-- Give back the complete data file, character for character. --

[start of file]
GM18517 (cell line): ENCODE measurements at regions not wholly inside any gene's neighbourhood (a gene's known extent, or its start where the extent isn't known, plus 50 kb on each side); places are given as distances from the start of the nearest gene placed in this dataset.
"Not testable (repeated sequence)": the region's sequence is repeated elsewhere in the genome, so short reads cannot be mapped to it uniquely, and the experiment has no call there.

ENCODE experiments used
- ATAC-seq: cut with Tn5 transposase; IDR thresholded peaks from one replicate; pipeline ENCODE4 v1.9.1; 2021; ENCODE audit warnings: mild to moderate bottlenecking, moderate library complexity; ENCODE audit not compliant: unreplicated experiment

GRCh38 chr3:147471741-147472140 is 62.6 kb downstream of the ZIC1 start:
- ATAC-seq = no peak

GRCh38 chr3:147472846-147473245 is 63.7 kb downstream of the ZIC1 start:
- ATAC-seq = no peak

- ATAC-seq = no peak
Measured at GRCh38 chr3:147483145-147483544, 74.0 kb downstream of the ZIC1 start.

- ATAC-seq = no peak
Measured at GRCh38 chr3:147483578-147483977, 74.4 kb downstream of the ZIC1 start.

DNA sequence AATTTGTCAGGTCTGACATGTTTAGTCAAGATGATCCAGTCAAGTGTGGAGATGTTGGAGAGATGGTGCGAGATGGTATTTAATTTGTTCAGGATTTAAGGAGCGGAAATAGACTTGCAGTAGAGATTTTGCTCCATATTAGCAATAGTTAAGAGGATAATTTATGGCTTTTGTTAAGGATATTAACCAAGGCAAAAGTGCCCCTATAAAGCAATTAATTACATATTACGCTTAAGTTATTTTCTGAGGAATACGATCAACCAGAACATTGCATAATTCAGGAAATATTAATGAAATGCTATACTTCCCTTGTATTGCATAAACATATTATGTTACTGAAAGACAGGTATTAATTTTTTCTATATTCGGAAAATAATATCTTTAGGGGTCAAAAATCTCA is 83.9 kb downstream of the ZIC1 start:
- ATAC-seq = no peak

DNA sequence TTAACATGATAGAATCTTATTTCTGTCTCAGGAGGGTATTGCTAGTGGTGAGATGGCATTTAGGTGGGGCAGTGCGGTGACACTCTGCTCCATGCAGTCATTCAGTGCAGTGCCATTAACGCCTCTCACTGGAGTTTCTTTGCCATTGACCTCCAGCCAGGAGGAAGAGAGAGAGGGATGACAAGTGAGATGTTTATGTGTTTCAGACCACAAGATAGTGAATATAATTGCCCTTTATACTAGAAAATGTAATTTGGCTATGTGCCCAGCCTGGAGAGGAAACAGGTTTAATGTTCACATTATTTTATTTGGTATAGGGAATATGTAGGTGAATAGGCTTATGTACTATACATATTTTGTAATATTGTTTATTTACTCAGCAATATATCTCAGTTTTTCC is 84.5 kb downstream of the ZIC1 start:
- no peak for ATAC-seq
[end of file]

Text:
GM18517 (cell line): ENCODE measurements at regions not wholly inside any gene's neighbourhood (a gene's known extent, or its start where the extent isn't known, plus 50 kb on each side); places are given as distances from the start of the nearest gene placed in this dataset.
"Not testable (repeated sequence)": the region's sequence is repeated elsewhere in the genome, so short reads cannot be mapped to it uniquely, and the experiment has no call there.

ENCODE experiments used
- ATAC-seq: cut with Tn5 transposase; IDR thresholded peaks from one replicate; pipeline ENCODE4 v1.9.1; 2021; ENCODE audit warnings: mild to moderate bottlenecking, moderate library complexity; ENCODE audit not compliant: unreplicated experiment

GRCh38 chr3:147471741-147472140 is 62.6 kb downstream of the ZIC1 start:
- ATAC-seq = no peak

GRCh38 chr3:147472846-147473245 is 63.7 kb downstream of the ZIC1 start:
- ATAC-seq = no peak

- ATAC-seq = no peak
Measured at GRCh38 chr3:147483145-147483544, 74.0 kb downstream of the ZIC1 start.

- ATAC-seq = no peak
Measured at GRCh38 chr3:147483578-147483977, 74.4 kb downstream of the ZIC1 start.

DNA sequence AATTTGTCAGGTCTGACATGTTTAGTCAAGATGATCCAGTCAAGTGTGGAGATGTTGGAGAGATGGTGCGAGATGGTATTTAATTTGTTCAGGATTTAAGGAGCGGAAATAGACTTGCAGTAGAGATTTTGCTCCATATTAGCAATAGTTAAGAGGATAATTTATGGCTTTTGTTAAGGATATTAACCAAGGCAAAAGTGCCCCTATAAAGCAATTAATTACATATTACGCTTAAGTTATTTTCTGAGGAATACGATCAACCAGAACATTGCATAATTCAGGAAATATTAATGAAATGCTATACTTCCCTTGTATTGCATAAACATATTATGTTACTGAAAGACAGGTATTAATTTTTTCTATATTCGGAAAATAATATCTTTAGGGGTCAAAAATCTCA is 83.9 kb downstream of the ZIC1 start:
- ATAC-seq = no peak

DNA sequence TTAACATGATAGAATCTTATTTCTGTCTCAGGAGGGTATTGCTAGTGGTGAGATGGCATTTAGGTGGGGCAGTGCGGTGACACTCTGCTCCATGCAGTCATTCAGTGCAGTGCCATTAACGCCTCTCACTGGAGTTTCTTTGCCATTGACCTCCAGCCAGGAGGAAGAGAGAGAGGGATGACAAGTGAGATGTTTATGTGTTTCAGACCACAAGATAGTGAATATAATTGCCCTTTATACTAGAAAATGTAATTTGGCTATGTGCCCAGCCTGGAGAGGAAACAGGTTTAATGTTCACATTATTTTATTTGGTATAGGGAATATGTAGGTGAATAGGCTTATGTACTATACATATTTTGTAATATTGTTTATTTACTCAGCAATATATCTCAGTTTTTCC is 84.5 kb downstream of the ZIC1 start:
- no peak for ATAC-seq